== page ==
Geneva – Eritrea was on Monday accused of enforced disappearances, arbitrary detention and torture by a UN review of its human rights record.
The lack of freedom, isolated and autocratic country`s brutal repression of basic rights which prompted a mass exodus was condemned by Diplomats at the UN Human Rights Council in Geneva.
The government of Eritrea’s “widespread violation of human rights and the lack of prospects for participatory democracy contribute to large numbers of Eritreans fleeing the country,” US representative Peter Mulrean told the assembly.
Chile and other countries insisted that all reports of enforced disappearances were to be investigated, Denmark said it had done far too little to eliminate torture and Estonia lamented the “disregard of freedom of expression”.
Tesfamichael Gerahtu, Eritrea’s ambassador to Britain, batted away the slew of charges, insisting that if anything was limiting human rights in Eritrea, it was the “unjustified sanctions” imposed on the country by the international community.
“To add insult to injury, Eritrea has been subjected to a litany of accusations of gross violations of human rights,… (that) are mainly motivated by sinister political agendas,” he told the council.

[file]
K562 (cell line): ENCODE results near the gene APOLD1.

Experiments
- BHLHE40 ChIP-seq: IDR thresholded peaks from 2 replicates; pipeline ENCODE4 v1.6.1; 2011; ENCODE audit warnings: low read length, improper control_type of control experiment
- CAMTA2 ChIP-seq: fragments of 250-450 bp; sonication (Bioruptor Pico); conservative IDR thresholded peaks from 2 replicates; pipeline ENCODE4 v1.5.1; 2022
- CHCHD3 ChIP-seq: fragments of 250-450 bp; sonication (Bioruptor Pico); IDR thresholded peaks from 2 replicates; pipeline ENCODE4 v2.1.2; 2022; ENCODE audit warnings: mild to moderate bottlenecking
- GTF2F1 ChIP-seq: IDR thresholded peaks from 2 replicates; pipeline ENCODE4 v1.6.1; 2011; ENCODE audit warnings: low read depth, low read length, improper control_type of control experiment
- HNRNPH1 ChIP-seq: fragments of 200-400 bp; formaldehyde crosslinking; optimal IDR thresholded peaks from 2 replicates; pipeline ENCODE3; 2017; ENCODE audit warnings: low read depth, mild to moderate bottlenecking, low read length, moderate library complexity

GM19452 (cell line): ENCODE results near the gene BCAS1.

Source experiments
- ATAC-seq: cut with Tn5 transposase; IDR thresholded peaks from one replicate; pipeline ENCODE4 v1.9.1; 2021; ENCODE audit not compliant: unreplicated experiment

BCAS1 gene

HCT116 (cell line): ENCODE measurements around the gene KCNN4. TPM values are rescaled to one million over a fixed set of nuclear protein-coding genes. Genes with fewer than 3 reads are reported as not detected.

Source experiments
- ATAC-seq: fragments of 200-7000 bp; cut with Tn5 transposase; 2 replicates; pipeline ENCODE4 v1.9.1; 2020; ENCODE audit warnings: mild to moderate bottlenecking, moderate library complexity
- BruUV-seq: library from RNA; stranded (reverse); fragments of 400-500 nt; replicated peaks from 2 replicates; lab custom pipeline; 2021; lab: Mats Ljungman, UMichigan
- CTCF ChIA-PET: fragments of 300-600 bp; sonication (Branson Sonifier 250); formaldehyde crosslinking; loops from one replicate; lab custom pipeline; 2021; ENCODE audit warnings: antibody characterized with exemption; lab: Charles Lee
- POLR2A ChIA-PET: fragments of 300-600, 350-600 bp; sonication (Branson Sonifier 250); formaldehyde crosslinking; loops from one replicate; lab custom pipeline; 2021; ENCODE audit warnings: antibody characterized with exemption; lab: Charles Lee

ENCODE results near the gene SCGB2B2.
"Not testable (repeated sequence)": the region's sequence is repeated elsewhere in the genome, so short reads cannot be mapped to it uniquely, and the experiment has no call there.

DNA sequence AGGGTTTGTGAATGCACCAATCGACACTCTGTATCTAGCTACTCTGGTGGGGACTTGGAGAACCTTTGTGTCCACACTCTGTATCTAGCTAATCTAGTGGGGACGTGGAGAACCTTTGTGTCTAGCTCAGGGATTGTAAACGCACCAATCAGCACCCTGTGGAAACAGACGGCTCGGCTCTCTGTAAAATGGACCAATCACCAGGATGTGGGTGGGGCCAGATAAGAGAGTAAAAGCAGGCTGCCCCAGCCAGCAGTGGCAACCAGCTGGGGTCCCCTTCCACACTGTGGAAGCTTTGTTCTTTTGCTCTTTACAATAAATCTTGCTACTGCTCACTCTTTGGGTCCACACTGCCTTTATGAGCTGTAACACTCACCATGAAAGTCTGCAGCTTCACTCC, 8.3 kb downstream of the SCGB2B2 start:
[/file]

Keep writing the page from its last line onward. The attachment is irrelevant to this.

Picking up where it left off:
Reporters Without Borders has ranked it the worst country in the world for press freedom, but Gerahtu insisted “There is no media censorship in Eritrea.”
A total of 10 journalists and 11 opposition politicians arrested in a 2001 crackdown, most of them died in custody while others are still being held in secrete locations “were not detained because they expressed their ideas, (but because of) treason.”
“I wish there had been a lie-detector device there. It was a mockery,” exiled Eritrean journalist and writer Dessale Berekhet Abraham said.
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